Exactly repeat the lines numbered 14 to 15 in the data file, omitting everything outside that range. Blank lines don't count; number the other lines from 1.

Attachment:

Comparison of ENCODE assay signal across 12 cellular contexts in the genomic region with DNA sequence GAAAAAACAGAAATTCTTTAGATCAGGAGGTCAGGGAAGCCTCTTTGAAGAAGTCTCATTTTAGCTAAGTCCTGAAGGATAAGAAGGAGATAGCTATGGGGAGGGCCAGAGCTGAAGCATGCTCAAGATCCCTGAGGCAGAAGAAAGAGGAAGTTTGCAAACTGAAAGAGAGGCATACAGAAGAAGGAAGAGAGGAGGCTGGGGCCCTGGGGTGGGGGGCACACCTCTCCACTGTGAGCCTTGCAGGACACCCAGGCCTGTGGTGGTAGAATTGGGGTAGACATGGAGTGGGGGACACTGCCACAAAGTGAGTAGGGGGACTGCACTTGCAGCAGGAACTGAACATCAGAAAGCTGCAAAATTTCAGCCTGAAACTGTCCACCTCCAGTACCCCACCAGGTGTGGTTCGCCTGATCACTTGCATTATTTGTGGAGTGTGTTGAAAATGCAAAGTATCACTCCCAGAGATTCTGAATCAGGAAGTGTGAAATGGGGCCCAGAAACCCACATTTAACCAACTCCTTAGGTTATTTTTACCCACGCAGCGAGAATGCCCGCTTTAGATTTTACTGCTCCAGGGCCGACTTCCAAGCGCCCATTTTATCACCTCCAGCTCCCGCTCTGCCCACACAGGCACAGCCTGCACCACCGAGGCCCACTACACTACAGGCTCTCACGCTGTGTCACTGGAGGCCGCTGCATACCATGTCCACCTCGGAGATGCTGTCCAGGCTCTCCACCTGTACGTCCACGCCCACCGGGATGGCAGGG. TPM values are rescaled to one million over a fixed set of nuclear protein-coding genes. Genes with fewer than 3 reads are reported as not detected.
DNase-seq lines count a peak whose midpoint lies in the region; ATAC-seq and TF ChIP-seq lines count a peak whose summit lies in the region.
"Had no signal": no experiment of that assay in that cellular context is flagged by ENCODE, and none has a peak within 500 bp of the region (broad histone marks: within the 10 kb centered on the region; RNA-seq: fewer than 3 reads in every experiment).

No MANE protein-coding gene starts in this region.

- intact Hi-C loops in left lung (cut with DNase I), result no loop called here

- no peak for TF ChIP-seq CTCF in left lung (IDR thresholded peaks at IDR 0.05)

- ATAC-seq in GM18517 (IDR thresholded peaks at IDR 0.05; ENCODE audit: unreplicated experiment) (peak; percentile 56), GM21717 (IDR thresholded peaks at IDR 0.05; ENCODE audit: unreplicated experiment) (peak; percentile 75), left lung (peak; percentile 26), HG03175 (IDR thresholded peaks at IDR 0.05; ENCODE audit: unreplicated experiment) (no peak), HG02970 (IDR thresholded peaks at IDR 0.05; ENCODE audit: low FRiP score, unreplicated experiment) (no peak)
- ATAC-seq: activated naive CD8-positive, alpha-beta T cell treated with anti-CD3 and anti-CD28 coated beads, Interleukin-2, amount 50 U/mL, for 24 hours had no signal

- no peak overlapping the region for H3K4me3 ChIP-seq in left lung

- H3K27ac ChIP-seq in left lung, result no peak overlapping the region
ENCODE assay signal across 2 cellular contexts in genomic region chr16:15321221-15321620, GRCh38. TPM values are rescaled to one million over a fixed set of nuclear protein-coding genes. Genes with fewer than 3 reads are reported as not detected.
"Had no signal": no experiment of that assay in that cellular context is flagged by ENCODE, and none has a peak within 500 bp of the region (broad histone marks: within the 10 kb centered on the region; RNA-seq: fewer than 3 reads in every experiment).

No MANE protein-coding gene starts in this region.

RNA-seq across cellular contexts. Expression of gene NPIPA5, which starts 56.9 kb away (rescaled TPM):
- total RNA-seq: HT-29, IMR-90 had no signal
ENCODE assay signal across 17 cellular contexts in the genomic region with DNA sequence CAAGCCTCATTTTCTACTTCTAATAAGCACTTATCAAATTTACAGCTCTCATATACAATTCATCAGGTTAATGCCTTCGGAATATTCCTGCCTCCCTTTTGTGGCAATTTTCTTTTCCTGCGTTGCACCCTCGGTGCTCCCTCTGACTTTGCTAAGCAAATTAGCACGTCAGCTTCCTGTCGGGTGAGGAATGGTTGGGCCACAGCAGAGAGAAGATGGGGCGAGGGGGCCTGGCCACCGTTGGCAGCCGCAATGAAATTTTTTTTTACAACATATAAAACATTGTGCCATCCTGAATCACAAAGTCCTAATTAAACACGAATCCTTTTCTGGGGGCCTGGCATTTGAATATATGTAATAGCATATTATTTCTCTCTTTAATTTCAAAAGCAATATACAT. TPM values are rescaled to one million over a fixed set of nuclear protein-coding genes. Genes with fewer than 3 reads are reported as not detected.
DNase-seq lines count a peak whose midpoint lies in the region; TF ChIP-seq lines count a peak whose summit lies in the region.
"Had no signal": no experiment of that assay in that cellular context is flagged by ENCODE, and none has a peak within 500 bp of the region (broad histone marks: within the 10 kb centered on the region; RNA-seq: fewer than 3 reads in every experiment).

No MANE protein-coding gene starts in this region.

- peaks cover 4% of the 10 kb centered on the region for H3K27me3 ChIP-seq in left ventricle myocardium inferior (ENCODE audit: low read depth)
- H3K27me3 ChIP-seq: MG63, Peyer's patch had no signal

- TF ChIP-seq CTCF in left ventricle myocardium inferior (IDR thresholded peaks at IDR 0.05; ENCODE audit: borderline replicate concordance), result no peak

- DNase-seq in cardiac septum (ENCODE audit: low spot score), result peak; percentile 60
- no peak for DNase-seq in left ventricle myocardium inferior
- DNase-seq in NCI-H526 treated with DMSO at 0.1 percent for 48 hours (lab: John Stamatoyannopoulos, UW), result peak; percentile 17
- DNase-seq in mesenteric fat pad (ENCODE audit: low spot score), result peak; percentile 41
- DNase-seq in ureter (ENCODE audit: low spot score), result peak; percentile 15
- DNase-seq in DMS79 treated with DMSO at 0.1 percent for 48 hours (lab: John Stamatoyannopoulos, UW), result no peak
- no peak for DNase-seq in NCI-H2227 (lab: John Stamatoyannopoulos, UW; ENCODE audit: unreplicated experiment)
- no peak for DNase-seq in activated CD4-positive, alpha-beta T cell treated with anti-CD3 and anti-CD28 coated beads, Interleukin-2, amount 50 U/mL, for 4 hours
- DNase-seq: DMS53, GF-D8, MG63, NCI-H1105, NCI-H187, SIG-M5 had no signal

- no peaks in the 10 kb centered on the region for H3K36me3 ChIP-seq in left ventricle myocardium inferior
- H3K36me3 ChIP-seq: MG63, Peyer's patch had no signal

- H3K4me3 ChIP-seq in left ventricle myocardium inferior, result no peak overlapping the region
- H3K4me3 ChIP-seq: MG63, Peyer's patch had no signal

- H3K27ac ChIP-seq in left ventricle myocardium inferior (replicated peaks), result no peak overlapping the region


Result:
RNA-seq across cellular contexts. Expression of gene NPIPA5, which starts 56.9 kb away (rescaled TPM):
- total RNA-seq: HT-29, IMR-90 had no signal